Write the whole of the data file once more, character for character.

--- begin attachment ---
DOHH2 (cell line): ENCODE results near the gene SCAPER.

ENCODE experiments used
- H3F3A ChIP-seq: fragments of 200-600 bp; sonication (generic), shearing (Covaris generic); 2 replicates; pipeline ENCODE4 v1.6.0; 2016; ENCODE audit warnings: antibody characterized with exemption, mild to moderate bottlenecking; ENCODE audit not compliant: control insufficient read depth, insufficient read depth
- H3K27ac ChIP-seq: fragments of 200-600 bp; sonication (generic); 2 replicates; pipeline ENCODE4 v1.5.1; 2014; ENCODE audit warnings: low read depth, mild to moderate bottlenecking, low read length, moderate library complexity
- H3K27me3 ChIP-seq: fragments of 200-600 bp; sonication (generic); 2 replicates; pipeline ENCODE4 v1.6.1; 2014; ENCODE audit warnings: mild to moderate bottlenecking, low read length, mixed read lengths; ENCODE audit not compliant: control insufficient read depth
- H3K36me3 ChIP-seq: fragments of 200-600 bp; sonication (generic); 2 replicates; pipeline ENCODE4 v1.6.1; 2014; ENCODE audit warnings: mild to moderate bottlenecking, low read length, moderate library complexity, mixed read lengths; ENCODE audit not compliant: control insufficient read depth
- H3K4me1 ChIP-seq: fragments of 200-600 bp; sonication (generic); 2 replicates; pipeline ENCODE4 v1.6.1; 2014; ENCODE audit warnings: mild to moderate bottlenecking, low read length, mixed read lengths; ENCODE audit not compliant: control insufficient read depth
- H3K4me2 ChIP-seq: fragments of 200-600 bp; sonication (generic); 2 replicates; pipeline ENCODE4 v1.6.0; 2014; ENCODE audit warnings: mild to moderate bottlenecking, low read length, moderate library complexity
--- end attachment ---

DOHH2 (cell line): ENCODE results near the gene SCAPER.

ENCODE experiments used
- H3F3A ChIP-seq: fragments of 200-600 bp; sonication (generic), shearing (Covaris generic); 2 replicates; pipeline ENCODE4 v1.6.0; 2016; ENCODE audit warnings: antibody characterized with exemption, mild to moderate bottlenecking; ENCODE audit not compliant: control insufficient read depth, insufficient read depth
- H3K27ac ChIP-seq: fragments of 200-600 bp; sonication (generic); 2 replicates; pipeline ENCODE4 v1.5.1; 2014; ENCODE audit warnings: low read depth, mild to moderate bottlenecking, low read length, moderate library complexity
- H3K27me3 ChIP-seq: fragments of 200-600 bp; sonication (generic); 2 replicates; pipeline ENCODE4 v1.6.1; 2014; ENCODE audit warnings: mild to moderate bottlenecking, low read length, mixed read lengths; ENCODE audit not compliant: control insufficient read depth
- H3K36me3 ChIP-seq: fragments of 200-600 bp; sonication (generic); 2 replicates; pipeline ENCODE4 v1.6.1; 2014; ENCODE audit warnings: mild to moderate bottlenecking, low read length, moderate library complexity, mixed read lengths; ENCODE audit not compliant: control insufficient read depth
- H3K4me1 ChIP-seq: fragments of 200-600 bp; sonication (generic); 2 replicates; pipeline ENCODE4 v1.6.1; 2014; ENCODE audit warnings: mild to moderate bottlenecking, low read length, mixed read lengths; ENCODE audit not compliant: control insufficient read depth
- H3K4me2 ChIP-seq: fragments of 200-600 bp; sonication (generic); 2 replicates; pipeline ENCODE4 v1.6.0; 2014; ENCODE audit warnings: mild to moderate bottlenecking, low read length, moderate library complexity